History of the Shuttle Program
Now that NASA’s shuttle program has officially ended, we can look back at the accomplishments, as well as the failures that this unprecedented mission experienced. While the Apollo missions were still being executed the shuttle was being born. Dubbed “Phase A” the planning and details were being drawn up and eventually grew into “Phase B” which were more detailed and complex.
Nixon is the President that can be credited with creating the Space Task Group, which had the responsibility of choosing the design and deployment strategy of future space missions. Eventually they decided on the reusable winged orbiter, as the shuttle, and solid rocket boosters, and an expendable external tank as the way to launch it. The official start date was January 5th, 1972.
The original orbiter was supposed to be named Constitution but due to a massive write in campaigned staged by Star Trek fans the name was changed to Enterprise. In September 1976 the Enterprise was released, but you have to learn to glide before you can fly, and several glide testes were performed to validate the design. Once the design was validated they built a fully functional orbiter and named it Columbia. Its first launch was April 12th, 1981, which was the 20th anniversary of Yuri Gagarin’s space flight. Three more orbiters were delivered to Kennedy Space Center named Challenger in 1982, Discovery in 1983, and Atlantis in 1985. Endeavor was built as a replacement to Challenger, and delivered May 1991.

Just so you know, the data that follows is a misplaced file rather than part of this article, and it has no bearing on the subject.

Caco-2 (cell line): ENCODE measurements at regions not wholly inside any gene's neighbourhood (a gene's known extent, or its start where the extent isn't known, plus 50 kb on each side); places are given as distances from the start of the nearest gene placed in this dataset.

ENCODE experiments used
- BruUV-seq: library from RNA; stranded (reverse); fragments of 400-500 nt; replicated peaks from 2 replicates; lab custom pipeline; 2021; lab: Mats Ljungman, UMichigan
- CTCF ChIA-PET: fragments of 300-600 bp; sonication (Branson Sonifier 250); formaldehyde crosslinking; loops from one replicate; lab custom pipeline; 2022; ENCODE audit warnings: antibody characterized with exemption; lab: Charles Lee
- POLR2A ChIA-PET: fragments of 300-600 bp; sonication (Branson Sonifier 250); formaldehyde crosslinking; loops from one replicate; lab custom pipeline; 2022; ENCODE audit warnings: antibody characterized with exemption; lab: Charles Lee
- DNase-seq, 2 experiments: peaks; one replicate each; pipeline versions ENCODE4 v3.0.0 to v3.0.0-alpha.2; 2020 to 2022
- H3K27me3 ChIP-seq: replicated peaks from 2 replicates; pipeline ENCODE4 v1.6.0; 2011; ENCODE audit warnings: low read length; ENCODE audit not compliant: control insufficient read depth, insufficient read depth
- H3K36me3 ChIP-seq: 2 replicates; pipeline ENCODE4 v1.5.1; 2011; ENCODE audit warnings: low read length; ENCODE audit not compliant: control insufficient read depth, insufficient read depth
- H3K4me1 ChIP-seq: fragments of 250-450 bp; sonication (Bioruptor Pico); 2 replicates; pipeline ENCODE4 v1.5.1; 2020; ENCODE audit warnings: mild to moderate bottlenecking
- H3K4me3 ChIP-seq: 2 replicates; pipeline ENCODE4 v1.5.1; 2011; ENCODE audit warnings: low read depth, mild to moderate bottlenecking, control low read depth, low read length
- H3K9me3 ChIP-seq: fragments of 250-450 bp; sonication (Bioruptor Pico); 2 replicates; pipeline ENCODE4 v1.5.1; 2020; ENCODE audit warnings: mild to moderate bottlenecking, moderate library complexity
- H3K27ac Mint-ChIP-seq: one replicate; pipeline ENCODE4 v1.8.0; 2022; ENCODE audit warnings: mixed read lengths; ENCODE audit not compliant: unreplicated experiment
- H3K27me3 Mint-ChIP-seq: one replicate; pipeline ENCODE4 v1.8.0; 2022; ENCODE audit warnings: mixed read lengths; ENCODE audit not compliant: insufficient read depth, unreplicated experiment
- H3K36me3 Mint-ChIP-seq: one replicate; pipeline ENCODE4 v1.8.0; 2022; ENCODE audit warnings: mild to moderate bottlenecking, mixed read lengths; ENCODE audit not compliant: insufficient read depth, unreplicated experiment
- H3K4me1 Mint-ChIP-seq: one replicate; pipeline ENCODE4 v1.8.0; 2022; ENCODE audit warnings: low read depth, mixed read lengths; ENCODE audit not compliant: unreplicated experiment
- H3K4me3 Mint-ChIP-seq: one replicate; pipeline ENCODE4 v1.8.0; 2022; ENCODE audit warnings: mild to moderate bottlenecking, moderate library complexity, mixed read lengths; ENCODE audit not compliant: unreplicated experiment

The orbiters flew a total of 114 missions, all but two successful. On January 28th, 1986 Challenger had a malfunction during take off and was lost 73 seconds after lift-off. Unfortunately all seven crew members were lost. Columbia was lost February 1st, 2003 during re-entry and all seven crew members were lost as well. Even with these two accidents there was only a 2% death rate for astronauts on the shuttles.
The shuttles were used for a wide variety of applications during their two decade tenure. They would bring new crew members to the International Space Station, provide the personal and living arrangements for servicing missions for various telescopes, probes, or observatories. They also were used to carry and deploy satellites.
The legacy of the shuttle has yet to be determined. Yes it was with in the original development costs and time estimates given to Richard Nixon in 1971 but the operational costs, flight rate, payload capacity, reliability and turnaround time have been worse than anticipated. The shuttle program was discontinued because it became too costly to launch. Where the space program goes now is unknown, much like space, the area the shuttle was once employed to discover.Google+